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Communications of the ACM


Teaching Programming the Way It Works Outside the Classroom

Philip Guo

Credit: Twitter

Philip Guo offers programmers 'Opportunistic Programming' tips that typically are not shared in school.

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Franklin Chen

I agree that programming as it exists in the real world is not taught and that this is a problem. I think this is a symptom of a larger problem: yes, programming is not computer science, just as building robots is not linear algebra, calculus, or physics. Problem is, we expect people who build robots to have had a decade of education, before arriving in college at all, to have mastered some basic math and science. But computer science, the "nuts and bolts" of programming, is not taught K-12. If all the low-level stuff of algorithms, data structures, and so forth could be taken for granted, then there could be an entire discipline revolving around programming that students could begin working on upon arrival in college. Imagine the difficulty of coming up with an undergrad curriculum for would-be physicists and roboticists if students arrived in college without knowing how to add. That's we face today in anything involving computation.


You're forgetting one thing - in the real-world you also have a purpose, a goal for what you are trying to create or a problem you are trying to solve. You also have a wealth of background and tacit knowledge about the constraints and affordances of programming. If you just had students mimic the actions of how programming is done in the real world, they would be doing it without understanding the reason for it.

Search for "problem-based learning" for more information on types of approaches in education that have students work on real-world, messy problems.


This style of programming goes by the name "code quilting". Part of the difficulty with moving this workflow method into the classroom is that it requires schools to redefine "cheating."

William Billingsley

We've had a course running for a couple of years now that seeks to addresses these issues, as well as the inherently collaborative nature of software engineering. We've published papers on it both at ICSE in 2012 and at the ACM's ITiCSE conference this year.

It's a second year course that in its first two iterations had approximately 70 students working on a common code-base: tinkering, extending, integrating their work, etc. This year we have 170 students. And we're on a path towards opening the course to the world.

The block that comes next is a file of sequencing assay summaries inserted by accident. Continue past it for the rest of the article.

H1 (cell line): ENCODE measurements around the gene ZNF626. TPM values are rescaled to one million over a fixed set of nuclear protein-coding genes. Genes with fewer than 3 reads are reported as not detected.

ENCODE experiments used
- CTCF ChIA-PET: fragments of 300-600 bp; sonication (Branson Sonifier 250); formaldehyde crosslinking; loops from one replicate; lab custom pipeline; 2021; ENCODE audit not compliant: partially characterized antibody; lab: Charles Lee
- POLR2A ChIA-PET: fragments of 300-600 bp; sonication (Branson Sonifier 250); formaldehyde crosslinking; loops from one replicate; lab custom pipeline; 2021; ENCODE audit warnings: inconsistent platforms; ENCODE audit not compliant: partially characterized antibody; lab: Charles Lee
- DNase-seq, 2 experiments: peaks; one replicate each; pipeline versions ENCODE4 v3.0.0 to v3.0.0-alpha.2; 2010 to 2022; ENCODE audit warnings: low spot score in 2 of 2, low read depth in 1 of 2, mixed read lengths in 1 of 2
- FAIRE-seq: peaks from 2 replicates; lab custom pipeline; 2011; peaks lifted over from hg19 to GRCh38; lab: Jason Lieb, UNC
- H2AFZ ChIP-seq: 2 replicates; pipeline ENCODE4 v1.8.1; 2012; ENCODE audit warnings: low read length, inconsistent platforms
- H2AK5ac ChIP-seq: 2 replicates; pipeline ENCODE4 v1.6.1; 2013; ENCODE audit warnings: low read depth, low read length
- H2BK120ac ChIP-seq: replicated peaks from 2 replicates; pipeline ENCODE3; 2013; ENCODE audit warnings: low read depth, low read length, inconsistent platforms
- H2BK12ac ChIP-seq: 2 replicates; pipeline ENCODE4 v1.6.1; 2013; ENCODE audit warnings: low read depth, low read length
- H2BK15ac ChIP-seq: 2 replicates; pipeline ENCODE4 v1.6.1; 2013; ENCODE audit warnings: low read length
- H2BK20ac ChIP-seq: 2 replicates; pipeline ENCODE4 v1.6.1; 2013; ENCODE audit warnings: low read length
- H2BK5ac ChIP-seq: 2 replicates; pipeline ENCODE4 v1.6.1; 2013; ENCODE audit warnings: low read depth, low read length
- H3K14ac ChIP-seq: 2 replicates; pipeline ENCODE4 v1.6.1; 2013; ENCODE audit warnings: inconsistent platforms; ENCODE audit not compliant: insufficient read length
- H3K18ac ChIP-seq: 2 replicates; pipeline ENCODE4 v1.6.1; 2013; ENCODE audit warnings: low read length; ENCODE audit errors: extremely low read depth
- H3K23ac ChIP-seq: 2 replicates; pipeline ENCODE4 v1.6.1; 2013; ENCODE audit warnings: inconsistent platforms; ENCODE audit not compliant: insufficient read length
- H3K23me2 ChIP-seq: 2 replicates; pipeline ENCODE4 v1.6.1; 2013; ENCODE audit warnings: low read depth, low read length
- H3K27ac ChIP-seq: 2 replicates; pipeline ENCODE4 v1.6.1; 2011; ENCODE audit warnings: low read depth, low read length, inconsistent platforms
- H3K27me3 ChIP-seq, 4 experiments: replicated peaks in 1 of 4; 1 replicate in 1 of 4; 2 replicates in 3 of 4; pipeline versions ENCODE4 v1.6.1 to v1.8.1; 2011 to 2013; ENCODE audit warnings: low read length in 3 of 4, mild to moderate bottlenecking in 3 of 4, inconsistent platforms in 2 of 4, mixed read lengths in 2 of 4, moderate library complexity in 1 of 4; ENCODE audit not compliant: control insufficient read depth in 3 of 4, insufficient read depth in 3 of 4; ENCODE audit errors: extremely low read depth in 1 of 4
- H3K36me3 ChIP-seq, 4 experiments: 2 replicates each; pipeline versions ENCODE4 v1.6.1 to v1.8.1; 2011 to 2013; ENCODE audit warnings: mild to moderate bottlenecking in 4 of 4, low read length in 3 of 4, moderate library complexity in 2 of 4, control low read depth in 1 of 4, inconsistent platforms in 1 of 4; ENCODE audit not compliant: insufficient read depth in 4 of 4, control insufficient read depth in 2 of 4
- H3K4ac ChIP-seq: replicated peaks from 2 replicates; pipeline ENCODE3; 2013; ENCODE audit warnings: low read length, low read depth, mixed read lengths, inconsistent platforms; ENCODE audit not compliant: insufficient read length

(This also means that rather than have students work on small greenfield exercises, they're working on a project that in terms of numbers-of-programmers is possibly larger than some of them will work on in their first post-degree jobs.)

It's a follow-on to a more introductory programming course -- we expect students to come in to our course knowing the basic syntax of the language.

Billingsley, W. & Steel, J. 2013. A comparison of two iterations of a software studio course based on continuous integration. ACM conference on Innovation and technology in computer science education (ITICSE). 213-218

S, J.G & Billingsley, W. 2012 Using continuous integration of code and content to teach software engineering with limited resources. International Conference on Software Engineering (ICSE). 1175-1184

Gail Murphy

The ubiquity of a wide variety of frameworks and libraries and the growth of resources such as stackoverflow has changed the way in which a lot of software is developed. At UBC, we have been bringing this changing approach into our second year curriculum in Computer Science. We have been immersing students into Java by showing them how to read and take apart existing Java code. We spend time in lecture showing how to navigate through code, refactor code, and test hypotheses about how the code might work. By the end of the course, the students augment an existing Android application by integrating new features based on widespread web services, such as the Yelp API. With this approach, we have been able to achieve several of the steps you outline. This approach assumes more of a top-down learning style where students are able to operate without understanding all of the details of the software they write. We are continually trying to introduce new approaches into the course to balance out the needs of those with a more bottom-up learning style that would like to understand the ramifications of every statement they write. There are challenges in not only making the new style of software development more systematic and explainable to others but in also meeting the needs of the variety of learners one finds in a large classroom. Thanks for raising this important issue!

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